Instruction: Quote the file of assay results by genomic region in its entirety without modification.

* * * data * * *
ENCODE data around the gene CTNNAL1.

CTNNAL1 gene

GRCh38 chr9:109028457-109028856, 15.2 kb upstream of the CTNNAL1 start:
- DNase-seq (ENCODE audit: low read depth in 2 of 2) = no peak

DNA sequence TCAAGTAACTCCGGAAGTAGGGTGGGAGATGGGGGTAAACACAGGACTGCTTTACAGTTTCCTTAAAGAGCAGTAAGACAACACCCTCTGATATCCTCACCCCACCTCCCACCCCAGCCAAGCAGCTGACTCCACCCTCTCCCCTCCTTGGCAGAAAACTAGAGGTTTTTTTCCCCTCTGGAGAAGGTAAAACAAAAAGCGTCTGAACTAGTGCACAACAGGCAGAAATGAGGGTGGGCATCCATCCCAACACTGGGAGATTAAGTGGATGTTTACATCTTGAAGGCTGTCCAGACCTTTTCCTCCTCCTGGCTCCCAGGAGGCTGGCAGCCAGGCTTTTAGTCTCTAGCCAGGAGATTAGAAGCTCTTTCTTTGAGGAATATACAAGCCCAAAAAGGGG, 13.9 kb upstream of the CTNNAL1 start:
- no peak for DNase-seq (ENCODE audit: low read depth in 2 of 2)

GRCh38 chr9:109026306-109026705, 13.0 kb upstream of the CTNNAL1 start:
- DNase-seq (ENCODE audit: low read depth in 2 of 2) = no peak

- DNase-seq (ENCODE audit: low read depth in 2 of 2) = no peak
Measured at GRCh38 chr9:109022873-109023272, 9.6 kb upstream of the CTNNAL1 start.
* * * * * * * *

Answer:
ENCODE data around the gene CTNNAL1.

CTNNAL1 gene

GRCh38 chr9:109028457-109028856, 15.2 kb upstream of the CTNNAL1 start:
- DNase-seq (ENCODE audit: low read depth in 2 of 2) = no peak

DNA sequence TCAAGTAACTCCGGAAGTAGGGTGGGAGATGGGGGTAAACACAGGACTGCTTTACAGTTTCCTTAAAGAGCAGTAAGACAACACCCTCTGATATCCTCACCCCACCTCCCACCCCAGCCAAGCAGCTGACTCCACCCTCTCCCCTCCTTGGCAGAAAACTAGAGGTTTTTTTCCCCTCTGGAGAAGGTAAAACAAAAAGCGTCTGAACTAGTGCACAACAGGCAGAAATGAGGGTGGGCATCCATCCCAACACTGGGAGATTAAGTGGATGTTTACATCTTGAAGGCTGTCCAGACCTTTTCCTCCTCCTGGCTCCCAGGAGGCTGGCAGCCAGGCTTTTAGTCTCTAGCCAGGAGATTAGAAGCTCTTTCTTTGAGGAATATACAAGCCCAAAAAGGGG, 13.9 kb upstream of the CTNNAL1 start:
- no peak for DNase-seq (ENCODE audit: low read depth in 2 of 2)

GRCh38 chr9:109026306-109026705, 13.0 kb upstream of the CTNNAL1 start:
- DNase-seq (ENCODE audit: low read depth in 2 of 2) = no peak

- DNase-seq (ENCODE audit: low read depth in 2 of 2) = no peak
Measured at GRCh38 chr9:109022873-109023272, 9.6 kb upstream of the CTNNAL1 start.